The basement was a functional space for a family with little children.  The house also had a fully fenced in backyard. We added an attached, large, covered porch.  We had the recreational, work and storage needs fully covered in what was a truly small house.  No space was unused, or unusable.  It was actually quite efficient.

 All things come to pass and we changed jobs.  The house search was on.  The criteria for our new space: three or four bedrooms, two bathrooms, an eat in kitchen, a first floor laundry and a fireplace.

Mission accomplished.  We found the perfect house close to work, schools and family.  With the construction of a single wall we checked off every box on the list  and got a basement into the bargain.  In one move, we had tripled the total space available for our family.  All living and working spaces needed are on one floor.  While not fenced in, the yard is nearly an acre with plenty backyard space for children to play while visible through the large kitchen windows.

In the history of this house, built in 1923, the basement had been used at various times as bedrooms.  I have this on very good authority.  Our children were too young to dream of a non-parent bedroom floor, but I thought the possibility was there based on past use.

At the very least, there was potential for craft and project and play space.

It never came to pass.  The children were past the tricycle stage and the laundry was on the first floor after all.  Life changes.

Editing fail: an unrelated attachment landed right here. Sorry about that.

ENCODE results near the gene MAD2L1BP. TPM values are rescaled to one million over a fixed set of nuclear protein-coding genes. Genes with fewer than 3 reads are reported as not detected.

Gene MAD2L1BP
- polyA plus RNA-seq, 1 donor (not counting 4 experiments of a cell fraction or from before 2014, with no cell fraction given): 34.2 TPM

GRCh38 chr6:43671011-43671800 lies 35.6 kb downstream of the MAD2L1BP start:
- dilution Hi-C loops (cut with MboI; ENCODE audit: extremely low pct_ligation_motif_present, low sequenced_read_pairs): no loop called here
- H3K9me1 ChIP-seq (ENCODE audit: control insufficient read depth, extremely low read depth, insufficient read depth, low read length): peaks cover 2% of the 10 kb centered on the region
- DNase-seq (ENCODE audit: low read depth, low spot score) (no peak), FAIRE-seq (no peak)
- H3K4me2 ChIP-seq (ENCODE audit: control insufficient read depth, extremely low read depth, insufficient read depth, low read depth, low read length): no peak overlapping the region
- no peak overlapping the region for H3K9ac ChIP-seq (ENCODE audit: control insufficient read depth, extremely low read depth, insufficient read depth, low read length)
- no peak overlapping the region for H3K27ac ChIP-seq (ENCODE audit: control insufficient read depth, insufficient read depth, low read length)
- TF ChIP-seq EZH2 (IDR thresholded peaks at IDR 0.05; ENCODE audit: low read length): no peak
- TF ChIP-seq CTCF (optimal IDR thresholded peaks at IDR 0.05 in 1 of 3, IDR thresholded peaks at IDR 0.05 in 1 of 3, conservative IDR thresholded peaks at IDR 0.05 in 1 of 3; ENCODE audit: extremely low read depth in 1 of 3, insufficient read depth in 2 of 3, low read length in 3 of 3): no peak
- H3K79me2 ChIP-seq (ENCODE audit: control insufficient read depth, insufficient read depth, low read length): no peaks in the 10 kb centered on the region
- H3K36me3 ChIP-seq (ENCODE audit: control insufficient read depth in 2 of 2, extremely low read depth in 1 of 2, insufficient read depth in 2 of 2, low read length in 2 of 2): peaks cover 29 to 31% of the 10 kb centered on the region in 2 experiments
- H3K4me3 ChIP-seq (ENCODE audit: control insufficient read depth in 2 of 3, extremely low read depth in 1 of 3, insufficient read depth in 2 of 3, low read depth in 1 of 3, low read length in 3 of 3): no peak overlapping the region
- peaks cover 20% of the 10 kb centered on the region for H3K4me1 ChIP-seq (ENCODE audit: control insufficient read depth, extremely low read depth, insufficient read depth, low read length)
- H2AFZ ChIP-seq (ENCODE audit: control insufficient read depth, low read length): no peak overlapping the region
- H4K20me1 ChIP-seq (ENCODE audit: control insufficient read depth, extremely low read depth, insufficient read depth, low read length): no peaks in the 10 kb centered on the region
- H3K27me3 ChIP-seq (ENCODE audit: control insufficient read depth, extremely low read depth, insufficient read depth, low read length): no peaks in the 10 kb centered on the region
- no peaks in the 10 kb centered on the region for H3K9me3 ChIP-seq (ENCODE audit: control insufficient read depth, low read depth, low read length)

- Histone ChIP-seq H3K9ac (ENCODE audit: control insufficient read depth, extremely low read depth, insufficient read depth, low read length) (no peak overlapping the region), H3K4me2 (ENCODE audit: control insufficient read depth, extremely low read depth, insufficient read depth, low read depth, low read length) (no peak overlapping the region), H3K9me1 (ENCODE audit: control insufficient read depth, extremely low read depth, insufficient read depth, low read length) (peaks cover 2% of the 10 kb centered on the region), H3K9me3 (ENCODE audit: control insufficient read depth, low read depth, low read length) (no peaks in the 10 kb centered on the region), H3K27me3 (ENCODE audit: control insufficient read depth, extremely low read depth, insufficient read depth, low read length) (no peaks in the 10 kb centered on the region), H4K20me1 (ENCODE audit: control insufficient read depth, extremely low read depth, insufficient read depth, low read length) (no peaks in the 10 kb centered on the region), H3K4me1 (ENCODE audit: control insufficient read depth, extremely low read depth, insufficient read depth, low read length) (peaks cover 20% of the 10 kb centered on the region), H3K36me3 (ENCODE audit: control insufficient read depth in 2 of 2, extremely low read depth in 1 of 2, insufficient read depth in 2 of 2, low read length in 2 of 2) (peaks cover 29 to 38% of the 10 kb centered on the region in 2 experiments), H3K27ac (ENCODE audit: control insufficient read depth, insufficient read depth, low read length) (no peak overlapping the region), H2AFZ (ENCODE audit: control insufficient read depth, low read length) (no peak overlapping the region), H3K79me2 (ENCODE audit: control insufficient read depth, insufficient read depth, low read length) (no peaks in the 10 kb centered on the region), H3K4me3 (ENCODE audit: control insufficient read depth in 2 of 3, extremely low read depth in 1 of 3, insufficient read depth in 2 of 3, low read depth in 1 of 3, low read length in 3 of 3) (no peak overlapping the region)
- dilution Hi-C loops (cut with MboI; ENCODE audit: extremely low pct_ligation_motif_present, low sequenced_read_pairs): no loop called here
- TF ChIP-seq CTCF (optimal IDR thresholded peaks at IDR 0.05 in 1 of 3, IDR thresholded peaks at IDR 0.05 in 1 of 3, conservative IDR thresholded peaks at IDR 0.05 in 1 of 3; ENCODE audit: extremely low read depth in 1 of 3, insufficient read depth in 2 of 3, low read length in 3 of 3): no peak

So, the basement became the place to put things.  If you didn’t know what to do with it, put it in the basement.  The basement became the black hole of our lives.

Every so often, the effort would be made to organize the piles, boxes and broken items into useful areas with good intentions or hauled to the dump.  There is a completely enclosed room in the far corner from the entrance.  That would be a great area to be actual storage for Christmas decorations, suitcases, old tax files, etc.  If only storage needs stopped there.

We find there is more need to store stuff as the children move out.  They go but their stuff stays.  They each still have a designated bedroom, but it seems a little silly to bring the grown up wife or husband to a room that looks like you decorated it when you were ten.  Requests to take their possessions fall on deaf ears, so slowly, but surely, the stuff of childhood gets boxed up and put in the basement. The truckloads of personal materials acquired in a long career teaching are in the basement. Lamps needing new switches are in the basement.

This basement is several hundred square feet of unidentifiable and/or unusable piles of things.  The orderly and useful basement of our first little house is a distant memory.


Here is the plan. We all have spaces we have ignored, discarded or abused over time. It’s all in your frame of mind when you go there. In my mind, finally, the basement is a treasure trove of possibilities. If that is not what is in your mind in your space, don’t go there. I take full ownership of the basement and it starts with the installation of new lighting.  I do need to see what is buried in there.